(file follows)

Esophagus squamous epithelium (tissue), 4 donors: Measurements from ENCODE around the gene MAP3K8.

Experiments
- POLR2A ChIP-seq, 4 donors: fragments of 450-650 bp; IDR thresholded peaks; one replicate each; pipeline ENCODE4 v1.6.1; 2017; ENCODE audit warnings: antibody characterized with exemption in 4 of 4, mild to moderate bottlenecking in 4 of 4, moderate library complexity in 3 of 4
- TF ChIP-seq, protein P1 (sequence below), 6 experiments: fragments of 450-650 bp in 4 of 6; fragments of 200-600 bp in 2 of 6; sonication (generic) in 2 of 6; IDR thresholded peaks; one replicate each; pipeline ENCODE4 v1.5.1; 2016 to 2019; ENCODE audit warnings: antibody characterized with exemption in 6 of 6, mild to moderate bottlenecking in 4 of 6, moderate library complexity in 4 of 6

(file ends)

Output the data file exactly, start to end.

Esophagus squamous epithelium (tissue), 4 donors: Measurements from ENCODE around the gene MAP3K8.

Experiments
- POLR2A ChIP-seq, 4 donors: fragments of 450-650 bp; IDR thresholded peaks; one replicate each; pipeline ENCODE4 v1.6.1; 2017; ENCODE audit warnings: antibody characterized with exemption in 4 of 4, mild to moderate bottlenecking in 4 of 4, moderate library complexity in 3 of 4
- TF ChIP-seq, protein P1 (sequence below), 6 experiments: fragments of 450-650 bp in 4 of 6; fragments of 200-600 bp in 2 of 6; sonication (generic) in 2 of 6; IDR thresholded peaks; one replicate each; pipeline ENCODE4 v1.5.1; 2016 to 2019; ENCODE audit warnings: antibody characterized with exemption in 6 of 6, mild to moderate bottlenecking in 4 of 6, moderate library complexity in 4 of 6